Since the seminal works 78, 79, it has been known that roots of quasipolynomials of large multiplicity are often dominant, a property which came to be known as the multiplicity-induced-dominancy (MID) property. The most general result concerning the MID property for roots with the maximal possible multiplicity of systems with a single delay was established in 17, showing that, in such a situation of maximal multiplicity, the MID property always holds true. The proof of such a result relies on the links between the spectrum of a time-delay system with a root of maximal multiplicity and Kummer confluent hypergeometric funcions. By exploiting in addition properties of Padé approximations of the exponential function, the recent work 58 has presented a simplified proof of that result.

Another challenging problem is the study of the MID property for roots with multiplicity smaller than the maximal one (IMID for Intermediate Multiplicity Induced Dominancy). By exploring in more details the ideas from 17, the work 43 provides new insights for the dominance of roots with multiplicity smaller than the maximal one, using the Green–Hille transformation to provide interesting results on the distribution of nonasymptotic zeros of linear combinations of Kummer functions. Also, the MID and IMID properties for second-order neutral time-delay differential equations with a single delay have been fully characterized in 14. The control methodology is summarized in a five-steps algorithm that can be exploited in the design of higher-order systems. It has been shown how the stabilization of the classical oscillator benefits from the obtained results.

Studying the MID property for systems with more than one delay is a challenging question, which is addressed in 71 for first-order systems with two delays. By considering the ratio between the smallest and the largest delay as a parameter, 71 provides a careful analysis of the behavior of the spectrum of the system with respect to this parameter, which is used to establish the MID property for roots of maximal multiplicity of such a class of systems. As a consequence, 71 also establishes that the inclusion of a second delay may help in stabilizing time-delay systems with constraints on their coefficients, with respect to a classical proportional-delayed controller.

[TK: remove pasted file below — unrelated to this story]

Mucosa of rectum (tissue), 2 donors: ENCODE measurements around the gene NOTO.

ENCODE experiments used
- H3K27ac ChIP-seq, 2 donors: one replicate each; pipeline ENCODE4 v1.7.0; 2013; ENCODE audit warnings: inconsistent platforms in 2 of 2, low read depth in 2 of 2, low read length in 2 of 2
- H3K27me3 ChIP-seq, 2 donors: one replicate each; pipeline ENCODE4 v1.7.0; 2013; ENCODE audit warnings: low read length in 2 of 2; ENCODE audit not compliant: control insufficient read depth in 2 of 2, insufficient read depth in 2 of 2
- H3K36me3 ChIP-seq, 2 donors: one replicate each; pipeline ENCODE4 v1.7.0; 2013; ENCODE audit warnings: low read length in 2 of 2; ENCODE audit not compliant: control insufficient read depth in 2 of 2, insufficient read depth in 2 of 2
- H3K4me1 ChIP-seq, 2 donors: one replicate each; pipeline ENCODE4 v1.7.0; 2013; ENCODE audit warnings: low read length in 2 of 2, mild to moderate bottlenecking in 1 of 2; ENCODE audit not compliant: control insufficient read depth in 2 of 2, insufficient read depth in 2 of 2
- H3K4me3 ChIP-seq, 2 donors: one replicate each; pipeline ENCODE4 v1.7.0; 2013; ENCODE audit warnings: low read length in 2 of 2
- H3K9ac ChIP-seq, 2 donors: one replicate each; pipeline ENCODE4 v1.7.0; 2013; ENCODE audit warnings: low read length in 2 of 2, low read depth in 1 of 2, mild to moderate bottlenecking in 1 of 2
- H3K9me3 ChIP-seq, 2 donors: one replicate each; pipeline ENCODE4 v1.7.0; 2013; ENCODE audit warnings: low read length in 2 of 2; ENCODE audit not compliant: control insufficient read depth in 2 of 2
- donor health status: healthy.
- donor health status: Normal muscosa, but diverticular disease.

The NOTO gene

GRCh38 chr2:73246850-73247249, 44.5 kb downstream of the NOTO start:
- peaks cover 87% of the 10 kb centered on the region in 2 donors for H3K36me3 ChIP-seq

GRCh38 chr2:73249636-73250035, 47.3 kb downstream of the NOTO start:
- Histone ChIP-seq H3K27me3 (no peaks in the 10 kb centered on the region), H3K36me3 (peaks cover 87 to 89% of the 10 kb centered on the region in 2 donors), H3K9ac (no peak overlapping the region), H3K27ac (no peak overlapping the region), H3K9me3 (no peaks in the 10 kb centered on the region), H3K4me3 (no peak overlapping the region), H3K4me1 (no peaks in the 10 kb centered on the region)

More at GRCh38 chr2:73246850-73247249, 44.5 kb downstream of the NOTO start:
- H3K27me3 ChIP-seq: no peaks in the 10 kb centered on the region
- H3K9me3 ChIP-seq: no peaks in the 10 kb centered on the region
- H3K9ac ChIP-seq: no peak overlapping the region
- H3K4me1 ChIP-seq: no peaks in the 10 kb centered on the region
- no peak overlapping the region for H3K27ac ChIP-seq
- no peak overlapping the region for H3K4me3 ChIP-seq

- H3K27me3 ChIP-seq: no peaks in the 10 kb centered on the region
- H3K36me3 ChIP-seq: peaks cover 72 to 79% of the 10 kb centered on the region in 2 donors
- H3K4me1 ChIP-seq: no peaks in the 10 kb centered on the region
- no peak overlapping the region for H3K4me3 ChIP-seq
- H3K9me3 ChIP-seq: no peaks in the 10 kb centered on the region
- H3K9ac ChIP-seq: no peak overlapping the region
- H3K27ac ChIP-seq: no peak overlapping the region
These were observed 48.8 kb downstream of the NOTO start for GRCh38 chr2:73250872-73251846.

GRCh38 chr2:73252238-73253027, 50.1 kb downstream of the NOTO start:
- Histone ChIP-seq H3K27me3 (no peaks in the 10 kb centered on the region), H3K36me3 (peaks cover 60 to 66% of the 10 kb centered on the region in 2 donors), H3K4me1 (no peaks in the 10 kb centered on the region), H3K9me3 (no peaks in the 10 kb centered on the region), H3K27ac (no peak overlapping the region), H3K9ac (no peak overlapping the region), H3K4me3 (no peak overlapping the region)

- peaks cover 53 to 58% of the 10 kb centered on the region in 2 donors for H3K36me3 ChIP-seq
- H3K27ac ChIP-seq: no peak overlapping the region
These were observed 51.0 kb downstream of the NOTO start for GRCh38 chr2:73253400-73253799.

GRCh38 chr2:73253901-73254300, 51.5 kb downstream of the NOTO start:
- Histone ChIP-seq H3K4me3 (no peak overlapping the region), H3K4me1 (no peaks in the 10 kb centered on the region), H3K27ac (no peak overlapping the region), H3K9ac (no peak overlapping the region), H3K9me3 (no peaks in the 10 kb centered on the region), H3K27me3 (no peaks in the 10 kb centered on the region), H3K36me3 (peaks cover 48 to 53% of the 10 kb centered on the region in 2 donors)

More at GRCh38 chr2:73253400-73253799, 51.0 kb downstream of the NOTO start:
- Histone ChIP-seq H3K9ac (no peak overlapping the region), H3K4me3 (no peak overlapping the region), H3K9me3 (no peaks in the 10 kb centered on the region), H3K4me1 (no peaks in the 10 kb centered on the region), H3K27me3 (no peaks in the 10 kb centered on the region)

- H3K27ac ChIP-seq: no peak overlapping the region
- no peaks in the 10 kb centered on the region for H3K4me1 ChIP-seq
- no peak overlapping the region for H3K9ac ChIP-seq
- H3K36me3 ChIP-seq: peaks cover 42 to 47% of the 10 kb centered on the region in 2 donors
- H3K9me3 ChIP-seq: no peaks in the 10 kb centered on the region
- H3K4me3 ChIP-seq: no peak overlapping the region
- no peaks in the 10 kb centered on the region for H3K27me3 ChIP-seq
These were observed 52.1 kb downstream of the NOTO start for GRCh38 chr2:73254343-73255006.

Stabilization methods for time-delay systems based on the MID property, as well as on the related coexisting-real-roots-induced-dominancy (CRRID) property, are implemented in the DISCO Team software P3

Nowadays, the PID controller is the most used in controlling industrial processes. In [ma:hal-02479679], the MID property which is merely a delayed-output-feedback where the candidates delays and gains result from the manifold defining the maximal multiplicity of a real spectral value, is employed in the PID tuning for delayed plants. More precisely, the controller gains

Due to interaction with discrete phenomena, several control systems may operate under the presence of switching signals, which typically have an important impact on stability (see, e.g., 87). Among the strategies used in the literature to address the effects on stability of unknown switching signals, one can find probabilistic models, such as Markov switching, as well as robust notions of stability, such as stability under arbitrary switching. While it is clear that the latter is in general a more conservative measure of stability than the former, understanding in which situation there is a real advantage in considering the probabilistic framework is a nontrivial question.